There were six women and three men in the PLDS group, six women and six men in the recovered group, and four women and five men in the healthy volunteer group. All participants were Caucasian. The median ages in the PLDS, recovered, and healthy volunteer groups were 52, 59, and 52 years, respectively. The initial presentation of the disease was a single erythema migrans lesion in two patients, a flu-like illness in one, multiple erythema migrans lesions in one, and neurological disease in five patients in the PLDS group. In the recovered group, three patients presented with a single erythema migrans lesion, four patients presented with multiple erythema migrans lesions, and five presented with neurological disease. The time that elapsed from the initial presentation of the disease to the date of lymphocyte phenotyping was longer in the PLDS group (mean, 84 months) than for the recovered group (mean, 50 months), but the difference did not reach statistical significance (P = 0.095).

There was no significant difference between the three groups regarding the number of CD3 CD57+ (P = 0.68) or CD16+ or CD56+ CD3 cells (P = 0.65) (Fig. (Fig.1).1). There was also no difference between the groups regarding the numbers of CD3 CD8+ CD57+ (P = 0.54), CD3 CD56+ CD57+ (P = 0.75), and CD3 CD56 CD57+ cells (P = 0.13). Very few cells were CD3 CD56 CD57+, and the Spearman rank-order correlation coefficient between CD3 CD57+ and CD3 CD56+ CD57+ cells was 0.98 (P < 0.0001). We conclude that the numbers of NK cells do not differ between patients with PLDS, individuals who have recovered from Lyme disease, and healthy volunteers and that the number of CD57+ non-T (CD3) cells is not helpful in evaluation or management of these patients.

FIG. 1.
Natural killer cell numbers (CD16+ or CD56+ CD3) and CD3 CD57+ cell numbers do not differ between PLDS patients, individuals who have recovered from Lyme disease (REC), and healthy volunteers (HV).

Acknowledgments

This study was supported by the intramural research program of the National Institute of Allergy and Infectious Diseases.

Footnotes

[down-pointing small open triangle]Published ahead of print on 10 June 2009.

REFERENCES

1. Bacon, R., K. Kugeler, and P. Mead. 2008. Surveillance for Lyme disease—United States, 1992-2006. MMWR Morb. Mortal. Wkly. Rep. 571-9.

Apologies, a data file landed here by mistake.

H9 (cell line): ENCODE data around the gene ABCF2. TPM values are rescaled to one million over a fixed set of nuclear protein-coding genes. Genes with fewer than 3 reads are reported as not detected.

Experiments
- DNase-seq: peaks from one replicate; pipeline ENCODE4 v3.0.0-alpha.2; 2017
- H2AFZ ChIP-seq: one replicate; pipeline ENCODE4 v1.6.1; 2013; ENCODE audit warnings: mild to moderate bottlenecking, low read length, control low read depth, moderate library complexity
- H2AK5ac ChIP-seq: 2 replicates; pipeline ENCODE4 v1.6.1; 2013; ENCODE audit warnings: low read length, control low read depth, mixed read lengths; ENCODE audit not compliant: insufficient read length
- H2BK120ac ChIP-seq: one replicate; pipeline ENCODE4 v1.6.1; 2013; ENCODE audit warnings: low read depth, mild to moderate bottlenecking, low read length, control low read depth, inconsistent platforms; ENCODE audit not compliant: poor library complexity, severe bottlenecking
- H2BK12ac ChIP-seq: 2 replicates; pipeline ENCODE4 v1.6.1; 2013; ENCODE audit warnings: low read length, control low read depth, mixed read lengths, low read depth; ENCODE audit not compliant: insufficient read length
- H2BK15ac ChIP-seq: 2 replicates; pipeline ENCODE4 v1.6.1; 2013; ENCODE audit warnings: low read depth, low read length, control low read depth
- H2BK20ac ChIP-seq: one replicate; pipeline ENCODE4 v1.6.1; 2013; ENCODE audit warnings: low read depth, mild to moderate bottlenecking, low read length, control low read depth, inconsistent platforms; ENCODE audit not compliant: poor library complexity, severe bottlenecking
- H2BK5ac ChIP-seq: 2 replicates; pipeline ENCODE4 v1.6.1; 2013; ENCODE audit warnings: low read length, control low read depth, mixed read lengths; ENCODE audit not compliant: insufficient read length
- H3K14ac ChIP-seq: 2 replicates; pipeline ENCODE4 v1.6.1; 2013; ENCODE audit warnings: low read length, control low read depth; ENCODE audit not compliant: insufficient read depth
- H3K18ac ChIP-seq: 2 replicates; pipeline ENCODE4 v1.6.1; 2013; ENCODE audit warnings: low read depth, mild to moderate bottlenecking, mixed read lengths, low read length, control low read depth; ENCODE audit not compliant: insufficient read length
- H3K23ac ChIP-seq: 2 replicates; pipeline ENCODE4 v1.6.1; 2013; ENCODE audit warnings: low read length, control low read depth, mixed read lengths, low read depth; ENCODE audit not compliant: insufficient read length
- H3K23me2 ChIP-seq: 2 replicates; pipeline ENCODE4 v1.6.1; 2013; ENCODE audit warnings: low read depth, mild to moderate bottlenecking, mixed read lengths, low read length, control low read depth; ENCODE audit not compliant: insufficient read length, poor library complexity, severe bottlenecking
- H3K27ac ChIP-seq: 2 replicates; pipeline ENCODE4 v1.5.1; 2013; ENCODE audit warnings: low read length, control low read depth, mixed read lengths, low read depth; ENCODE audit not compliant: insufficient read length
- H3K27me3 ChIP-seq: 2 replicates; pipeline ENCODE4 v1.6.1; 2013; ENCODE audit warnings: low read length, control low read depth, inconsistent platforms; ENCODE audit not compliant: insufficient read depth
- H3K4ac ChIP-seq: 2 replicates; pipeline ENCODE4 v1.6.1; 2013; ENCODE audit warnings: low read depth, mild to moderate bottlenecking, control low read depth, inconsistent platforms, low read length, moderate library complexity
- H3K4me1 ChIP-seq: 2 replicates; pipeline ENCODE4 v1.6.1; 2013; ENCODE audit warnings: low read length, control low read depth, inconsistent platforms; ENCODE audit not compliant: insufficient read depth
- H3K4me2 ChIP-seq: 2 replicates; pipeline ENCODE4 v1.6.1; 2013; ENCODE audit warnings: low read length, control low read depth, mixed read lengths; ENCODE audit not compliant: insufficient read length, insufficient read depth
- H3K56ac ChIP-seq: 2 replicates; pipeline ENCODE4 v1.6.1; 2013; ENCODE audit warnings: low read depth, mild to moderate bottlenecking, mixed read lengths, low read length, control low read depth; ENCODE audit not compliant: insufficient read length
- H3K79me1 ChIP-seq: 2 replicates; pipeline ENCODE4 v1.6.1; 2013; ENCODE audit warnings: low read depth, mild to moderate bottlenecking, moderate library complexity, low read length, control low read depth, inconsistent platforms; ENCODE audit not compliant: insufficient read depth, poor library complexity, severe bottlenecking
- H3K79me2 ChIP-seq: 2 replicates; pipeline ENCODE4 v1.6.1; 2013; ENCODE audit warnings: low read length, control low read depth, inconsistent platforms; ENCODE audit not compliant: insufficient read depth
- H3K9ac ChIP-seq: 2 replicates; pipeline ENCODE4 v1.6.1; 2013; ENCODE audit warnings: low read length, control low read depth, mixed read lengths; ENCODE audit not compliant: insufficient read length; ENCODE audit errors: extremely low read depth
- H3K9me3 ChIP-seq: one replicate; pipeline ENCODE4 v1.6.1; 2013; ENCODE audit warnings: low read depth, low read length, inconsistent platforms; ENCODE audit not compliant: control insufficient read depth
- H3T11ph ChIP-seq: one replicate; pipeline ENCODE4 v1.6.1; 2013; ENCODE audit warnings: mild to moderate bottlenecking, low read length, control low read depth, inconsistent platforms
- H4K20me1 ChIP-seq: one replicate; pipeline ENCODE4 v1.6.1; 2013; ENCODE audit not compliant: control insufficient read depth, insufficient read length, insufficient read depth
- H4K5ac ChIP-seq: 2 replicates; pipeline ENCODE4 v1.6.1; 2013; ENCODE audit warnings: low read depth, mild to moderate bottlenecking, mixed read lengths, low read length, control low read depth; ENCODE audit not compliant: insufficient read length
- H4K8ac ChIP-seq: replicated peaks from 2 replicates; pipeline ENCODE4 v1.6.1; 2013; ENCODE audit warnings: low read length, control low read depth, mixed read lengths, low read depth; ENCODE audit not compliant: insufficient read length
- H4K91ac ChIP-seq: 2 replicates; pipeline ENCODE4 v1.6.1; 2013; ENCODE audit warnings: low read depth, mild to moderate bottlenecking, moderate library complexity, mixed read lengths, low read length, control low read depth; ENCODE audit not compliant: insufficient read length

2. Centers for Disease Control and Prevention. 1997. Case definitions for infectious conditions under public health surveillance. MMWR Morb. Mortal. Wkly. Rep. 461-55. [PubMed]
3. Centers for Disease Control and Prevention. 1995. Recommendations for test performance and interpretation from the Second National Conference on Serologic Diagnosis of Lyme Disease. MMWR Morb. Mortal. Wkly. Rep. 44590-591. [PubMed]
4. Chattopadhyay, P. K., M. R. Betts, D. A. Price, E. Gostick, H. Horton, M. Roederer, and S. C. De Rosa. 2009. The cytolytic enzymes granyzme A, granzyme B, and perforin: expression patterns, cell distribution, and their relationship to cell maturity and bright CD57 expression. J. Leukoc. Biol. 8588-97. [PMC free article] [PubMed]
5. Feder, H. M., Jr., B. J. Johnson, S. O'Connell, E. D. Shapiro, A. C. Steere, and G. P. Wormser. 2007. A critical appraisal of “chronic Lyme disease.” N. Engl. J. Med. 3571422-1430. [PubMed]
6. Marques, A. 2008. Chronic Lyme disease: a review. Infect. Dis. Clin. North Am. 22341-360. [PMC free article] [PubMed]
7. Steere, A. C. 2006. Lyme borreliosis in 2005, 30 years after initial observations in Lyme, Connecticut. Wien. Klin. Wochenschr. 118625-633. [PubMed]
8. Stricker, R. B., J. Burrascano, and E. Winger. 2002. Longterm decrease in the CD57 lymphocyte subset in a patient with chronic Lyme disease. Ann. Agric. Environ. Med. 9111-113. [PubMed]
9. Stricker, R. B., and E. E. Winger. 2001. Decreased CD57 lymphocyte subset in patients with chronic Lyme disease. Immunol. Lett. 7643-48. [PubMed]
10. Stricker, R. B., and E. E. Winger. 2003. Musical hallucinations in patients with Lyme disease. South. Med. J. 96711-715. [PubMed]
11. Wormser, G. P., R. J. Dattwyler, E. D. Shapiro, J. J. Halperin, A. C. Steere, M. S. Klempner, P. J. Krause, J. S. Bakken, F. Strle, G. Stanek, L. Bockenstedt, D. Fish, J. S. Dumler, and R. B. Nadelman. 2006. The clinical assessment, treatment, and prevention of Lyme disease, human granulocytic anaplasmosis, and babesiosis: clinical practice guidelines by the Infectious Diseases Society of America. Clin. Infect. Dis. 431089-1134. [PubMed]

Articles from Clinical and Vaccine Immunology : CVI are provided here courtesy of American Society for Microbiology (ASM)
PubReader format: click here to try

Formats: